Meta says you are trying to "treat a set of values as if they are facts."
1. It is a fact that objective benefits with respect to me do exist and are good for me as defined by reality itself (i.e. they are not whim-based), and
2. It is a fact that as an organism, I want goodness and not harm, and
3. It is a fact that iIn order to obtain the goodness that I want, I ought to act in ways that obtain it and I ought not act in ways that do not.
The first two statements are factual is-es. Factual statement number 3 derives oughts from the prior two. And you say,
I seem to disagree with you on metaphysical questions. ( You seem to feel that our metaphysical natures can be inferred from logic & I disagree, feeling that nothing metaphysical can be deduced by our brains since there is no logical reason for anything metaphysical to be comprehensible to our intellects, which are, after all, from any rational perspective, merely part of our survival equipment as 'organisms." )
I provided a direct response to your question. As for “metaphysics,” I doubt that you or anyone else even knows what they are talking about when they use the term, as is clearly exemplified by your brief commentary on it. And you say,
runamok seems to have trouble understanding how the actions of a figure like MLK can be understood in terms of 'self-interest." Here, I tend to agree.
I provided a direct response to his MLK question too. Regarding MLK’s personal benefit, I had said, “.... the satisfaction of hugely effecting the awareness of equality among men.” You say,
Something that extends beyond self-interest already seems implicit in that 'satisfaction' to me.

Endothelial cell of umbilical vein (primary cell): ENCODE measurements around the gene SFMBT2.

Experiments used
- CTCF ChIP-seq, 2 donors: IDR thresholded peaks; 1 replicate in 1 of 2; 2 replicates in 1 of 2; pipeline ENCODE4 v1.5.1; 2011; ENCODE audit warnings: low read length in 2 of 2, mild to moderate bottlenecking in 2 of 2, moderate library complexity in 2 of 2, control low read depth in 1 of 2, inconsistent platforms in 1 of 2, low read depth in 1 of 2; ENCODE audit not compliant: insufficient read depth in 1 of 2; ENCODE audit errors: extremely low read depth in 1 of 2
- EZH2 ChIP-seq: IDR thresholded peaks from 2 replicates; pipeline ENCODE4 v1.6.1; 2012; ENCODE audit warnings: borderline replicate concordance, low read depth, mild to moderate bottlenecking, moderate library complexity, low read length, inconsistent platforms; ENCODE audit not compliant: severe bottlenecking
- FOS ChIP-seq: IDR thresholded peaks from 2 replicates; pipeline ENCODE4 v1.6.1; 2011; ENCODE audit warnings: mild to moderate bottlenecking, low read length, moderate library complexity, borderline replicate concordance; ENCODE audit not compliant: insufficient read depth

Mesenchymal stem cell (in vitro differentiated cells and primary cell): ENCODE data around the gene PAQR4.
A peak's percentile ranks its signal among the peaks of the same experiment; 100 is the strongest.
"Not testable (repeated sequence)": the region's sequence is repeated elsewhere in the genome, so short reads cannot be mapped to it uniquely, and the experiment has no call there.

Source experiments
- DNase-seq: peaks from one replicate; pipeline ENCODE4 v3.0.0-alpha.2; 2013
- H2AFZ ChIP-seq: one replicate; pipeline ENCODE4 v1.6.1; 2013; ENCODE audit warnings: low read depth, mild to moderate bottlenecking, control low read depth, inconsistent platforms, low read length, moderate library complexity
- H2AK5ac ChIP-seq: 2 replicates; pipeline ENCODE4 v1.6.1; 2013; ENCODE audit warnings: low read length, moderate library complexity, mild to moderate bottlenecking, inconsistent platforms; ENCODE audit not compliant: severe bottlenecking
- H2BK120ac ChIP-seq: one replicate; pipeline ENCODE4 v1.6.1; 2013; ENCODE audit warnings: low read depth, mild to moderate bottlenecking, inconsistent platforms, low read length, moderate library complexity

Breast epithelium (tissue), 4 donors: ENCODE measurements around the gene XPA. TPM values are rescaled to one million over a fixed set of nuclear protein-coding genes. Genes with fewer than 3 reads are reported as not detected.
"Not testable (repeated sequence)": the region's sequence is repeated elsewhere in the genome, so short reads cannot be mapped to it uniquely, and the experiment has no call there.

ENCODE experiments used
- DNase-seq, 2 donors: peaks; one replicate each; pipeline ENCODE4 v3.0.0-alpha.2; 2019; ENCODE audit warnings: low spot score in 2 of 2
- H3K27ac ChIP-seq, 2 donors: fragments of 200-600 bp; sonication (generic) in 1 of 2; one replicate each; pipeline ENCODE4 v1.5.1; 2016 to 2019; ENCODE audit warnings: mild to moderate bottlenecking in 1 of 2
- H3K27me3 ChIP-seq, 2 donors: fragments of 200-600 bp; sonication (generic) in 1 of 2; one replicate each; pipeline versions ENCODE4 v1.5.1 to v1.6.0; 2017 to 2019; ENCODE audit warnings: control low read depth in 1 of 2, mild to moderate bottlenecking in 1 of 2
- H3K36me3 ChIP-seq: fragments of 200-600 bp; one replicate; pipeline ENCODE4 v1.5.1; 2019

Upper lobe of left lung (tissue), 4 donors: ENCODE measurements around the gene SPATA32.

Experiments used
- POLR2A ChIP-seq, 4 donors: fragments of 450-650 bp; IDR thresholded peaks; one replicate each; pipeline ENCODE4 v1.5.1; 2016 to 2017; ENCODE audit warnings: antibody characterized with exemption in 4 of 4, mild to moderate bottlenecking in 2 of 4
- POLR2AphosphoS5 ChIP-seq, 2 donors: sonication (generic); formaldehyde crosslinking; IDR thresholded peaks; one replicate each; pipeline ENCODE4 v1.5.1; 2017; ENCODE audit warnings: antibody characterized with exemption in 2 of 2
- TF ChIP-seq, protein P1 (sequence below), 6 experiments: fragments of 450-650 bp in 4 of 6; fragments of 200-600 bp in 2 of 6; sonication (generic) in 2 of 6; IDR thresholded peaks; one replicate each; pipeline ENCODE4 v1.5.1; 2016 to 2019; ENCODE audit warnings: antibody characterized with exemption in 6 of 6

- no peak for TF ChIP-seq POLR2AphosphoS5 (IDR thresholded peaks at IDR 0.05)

Satisfaction is the intrinsic quality of goodness realized. As such it has absolutely no coherent meaning beyond any context other than self. What are you talking about? And you say,
Also implicit in your acknowledgment that MLK had an opportunity to achieve "something much greater than we typically do on a given day." Isn't that 'something,' something that extends beyond his own mere self-interests? How, then, can that motivation really be termed "self-interested" and, if it lacks real self-interest, isn't that contradictory with your basic principles (as stated)?
Of course it is a fact that MLK benefited mankind. That benefit is “something,” but the “something” that I was referring to is the personal satisfaction in knowing in fact that you benefited mankind in that way. Goodness is only goodness if it is experienced. If I willfully do something that brings you goodness and me harm, I have acted inappropriately, even immorally. And you say,
Is that like arguing, eg, that some old man in a park somewhere is not being altruistic when he feeds the birds his breadcrumbs, since feeding them gives him personal "satisfaction" (at some level). But would the old man receive any satisfaction unless he had real compassion for the birds? Isn't caring about the birds still at the heart of his actions? Why otherwise, if he is not motivated for concern with the birds, would he care, why would he feel anything at all? Does the old man feed the birds to make his ego feel as if it had altruism, to feel that somehow his 'self' can be extended beyond its own puny boundaries? Is that how you would interpret such actions? If so, is that like the case with MLK? (i think you need to explicate this some more...)
Yes, that’s right. I feed birds because I experience satisfaction in interacting with them. The key here is not to lose sight with what’s at bottom. I’m the volitional actor, and it is the objective benefits with respect to me that do exist and that are good for me as defined by reality itself (i.e. they are not whim-based) that define my hierarchy of values. Again, they are not based on what the bird’s benefit, an oppressed people’s benefit, society’s benefit, or even God’s benefit. The reason to act is rooted in the objectively defined hierarchy of values of the volitional actor.